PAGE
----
We can only guess the true reasons for the actions of the leaker of the WikiLeaks documents, widely believed to be U.S. Army PFC Bradley Manning. But the sheer size and haphazard breadth of the leak suggests a cavalier disrespect for authority rather than the conscientious actions of a whistleblower.
The difference is worth noting as Congress eyes an overhaul of both U.S. espionage laws and the larger framework of laws protecting national security. Thoughtful changes will be welcome. Our outdated laws never envisioned a document dump of millions of pages because when the laws, some a century old, were drafted, such technology was inconceivable. The sheer size of these leaks alone, something inevitable in the digital age, should send legislators scrambling to the drawing board.
Congress may even seek to criminalize the republication of leaked information by a third party, whether it is a secretive website like WikiLeaks or an established journalistic institution like The New York Times. From a deterrence perspective, considering how easy it has become for massive amounts of classified data to be stored on tiny flash drives, punishing the "leak facilitator" or the publisher of the information may seem like the only solution. Of course, whether such a law would survive First Amendment scrutiny remains to be seen.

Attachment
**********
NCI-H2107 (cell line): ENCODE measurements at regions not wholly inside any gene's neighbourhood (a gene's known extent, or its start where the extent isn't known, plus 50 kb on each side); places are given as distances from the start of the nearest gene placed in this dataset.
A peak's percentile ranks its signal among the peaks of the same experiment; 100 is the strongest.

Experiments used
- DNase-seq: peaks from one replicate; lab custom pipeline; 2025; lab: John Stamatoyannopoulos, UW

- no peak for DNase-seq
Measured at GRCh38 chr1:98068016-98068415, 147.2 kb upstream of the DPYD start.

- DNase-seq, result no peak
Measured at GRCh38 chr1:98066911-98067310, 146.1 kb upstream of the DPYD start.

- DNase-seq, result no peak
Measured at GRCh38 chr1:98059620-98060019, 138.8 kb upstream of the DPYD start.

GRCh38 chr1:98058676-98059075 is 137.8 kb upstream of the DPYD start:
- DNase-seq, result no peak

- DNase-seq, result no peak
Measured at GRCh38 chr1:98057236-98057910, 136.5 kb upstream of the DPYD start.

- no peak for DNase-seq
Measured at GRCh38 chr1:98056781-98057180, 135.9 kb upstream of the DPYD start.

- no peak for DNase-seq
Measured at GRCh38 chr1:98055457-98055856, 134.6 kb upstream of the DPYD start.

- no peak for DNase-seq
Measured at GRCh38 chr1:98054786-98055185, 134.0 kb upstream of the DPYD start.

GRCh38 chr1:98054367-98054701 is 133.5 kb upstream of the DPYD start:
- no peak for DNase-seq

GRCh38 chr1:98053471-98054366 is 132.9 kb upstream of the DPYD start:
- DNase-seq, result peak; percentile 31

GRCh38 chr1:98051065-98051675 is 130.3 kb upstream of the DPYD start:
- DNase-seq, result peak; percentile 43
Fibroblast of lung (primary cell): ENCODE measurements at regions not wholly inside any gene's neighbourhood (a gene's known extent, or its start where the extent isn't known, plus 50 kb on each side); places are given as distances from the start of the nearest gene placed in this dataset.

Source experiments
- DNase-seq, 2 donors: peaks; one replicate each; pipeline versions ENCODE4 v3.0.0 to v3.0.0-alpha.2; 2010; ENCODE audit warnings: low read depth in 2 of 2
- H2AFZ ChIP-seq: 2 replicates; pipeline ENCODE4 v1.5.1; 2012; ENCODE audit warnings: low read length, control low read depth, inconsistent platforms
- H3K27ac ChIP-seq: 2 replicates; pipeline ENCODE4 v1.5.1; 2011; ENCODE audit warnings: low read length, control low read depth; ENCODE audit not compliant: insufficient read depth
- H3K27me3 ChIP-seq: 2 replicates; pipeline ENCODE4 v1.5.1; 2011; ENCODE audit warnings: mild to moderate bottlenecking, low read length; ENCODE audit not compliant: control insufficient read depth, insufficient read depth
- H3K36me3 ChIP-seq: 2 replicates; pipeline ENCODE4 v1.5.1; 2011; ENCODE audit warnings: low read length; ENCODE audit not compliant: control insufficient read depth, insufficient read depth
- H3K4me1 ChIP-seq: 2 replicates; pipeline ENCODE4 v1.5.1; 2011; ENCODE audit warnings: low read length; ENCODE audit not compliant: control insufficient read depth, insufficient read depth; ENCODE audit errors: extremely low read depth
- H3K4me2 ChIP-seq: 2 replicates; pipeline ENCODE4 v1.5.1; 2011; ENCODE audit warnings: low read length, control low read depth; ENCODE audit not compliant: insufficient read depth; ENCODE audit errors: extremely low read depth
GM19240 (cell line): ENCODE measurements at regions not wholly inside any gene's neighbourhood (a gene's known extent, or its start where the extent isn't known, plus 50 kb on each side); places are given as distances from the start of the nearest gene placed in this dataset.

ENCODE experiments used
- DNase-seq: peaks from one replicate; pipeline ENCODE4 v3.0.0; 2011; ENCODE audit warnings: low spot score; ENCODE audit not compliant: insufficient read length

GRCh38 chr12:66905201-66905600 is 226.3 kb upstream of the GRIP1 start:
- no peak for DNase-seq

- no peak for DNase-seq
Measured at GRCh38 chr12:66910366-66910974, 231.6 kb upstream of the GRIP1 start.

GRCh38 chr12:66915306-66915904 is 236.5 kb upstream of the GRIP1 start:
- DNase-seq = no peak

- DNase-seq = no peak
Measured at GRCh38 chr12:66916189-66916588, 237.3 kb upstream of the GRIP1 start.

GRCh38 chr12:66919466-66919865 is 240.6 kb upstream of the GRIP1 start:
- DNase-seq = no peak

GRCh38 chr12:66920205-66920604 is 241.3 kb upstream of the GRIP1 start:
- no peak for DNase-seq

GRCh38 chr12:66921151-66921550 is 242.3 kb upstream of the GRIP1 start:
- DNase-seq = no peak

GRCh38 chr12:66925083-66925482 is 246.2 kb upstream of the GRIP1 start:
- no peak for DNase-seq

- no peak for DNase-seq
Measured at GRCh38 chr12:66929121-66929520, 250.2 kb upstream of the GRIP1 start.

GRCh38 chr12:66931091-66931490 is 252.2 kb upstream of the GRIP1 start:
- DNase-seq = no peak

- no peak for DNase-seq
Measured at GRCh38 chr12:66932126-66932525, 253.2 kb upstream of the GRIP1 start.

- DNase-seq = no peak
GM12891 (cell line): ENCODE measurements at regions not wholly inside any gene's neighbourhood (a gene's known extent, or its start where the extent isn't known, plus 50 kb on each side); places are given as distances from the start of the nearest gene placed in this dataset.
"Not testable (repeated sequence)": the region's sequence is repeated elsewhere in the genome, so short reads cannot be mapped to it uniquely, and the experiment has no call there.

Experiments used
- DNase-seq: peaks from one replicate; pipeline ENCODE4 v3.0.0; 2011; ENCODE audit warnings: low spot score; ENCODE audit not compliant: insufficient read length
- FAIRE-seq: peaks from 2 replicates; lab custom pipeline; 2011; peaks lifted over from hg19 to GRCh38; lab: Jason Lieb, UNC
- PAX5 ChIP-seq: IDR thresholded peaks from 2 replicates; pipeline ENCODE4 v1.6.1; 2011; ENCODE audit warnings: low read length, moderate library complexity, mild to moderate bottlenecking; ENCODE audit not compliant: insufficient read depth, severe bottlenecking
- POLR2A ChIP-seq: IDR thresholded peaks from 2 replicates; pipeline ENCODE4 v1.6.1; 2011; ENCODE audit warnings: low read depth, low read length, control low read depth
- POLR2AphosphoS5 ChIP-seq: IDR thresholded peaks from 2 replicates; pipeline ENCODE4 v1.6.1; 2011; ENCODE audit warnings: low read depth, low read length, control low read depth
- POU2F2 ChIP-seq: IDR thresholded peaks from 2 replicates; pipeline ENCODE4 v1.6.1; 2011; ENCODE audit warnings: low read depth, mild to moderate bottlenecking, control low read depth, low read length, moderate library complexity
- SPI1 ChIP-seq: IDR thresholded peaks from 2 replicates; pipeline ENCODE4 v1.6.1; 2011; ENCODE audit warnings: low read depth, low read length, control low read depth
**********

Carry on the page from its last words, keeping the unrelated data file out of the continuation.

But Congress would make an important distinction by accounting for the underlying intent of either the leaker or the "wikileaker" in any new legislation.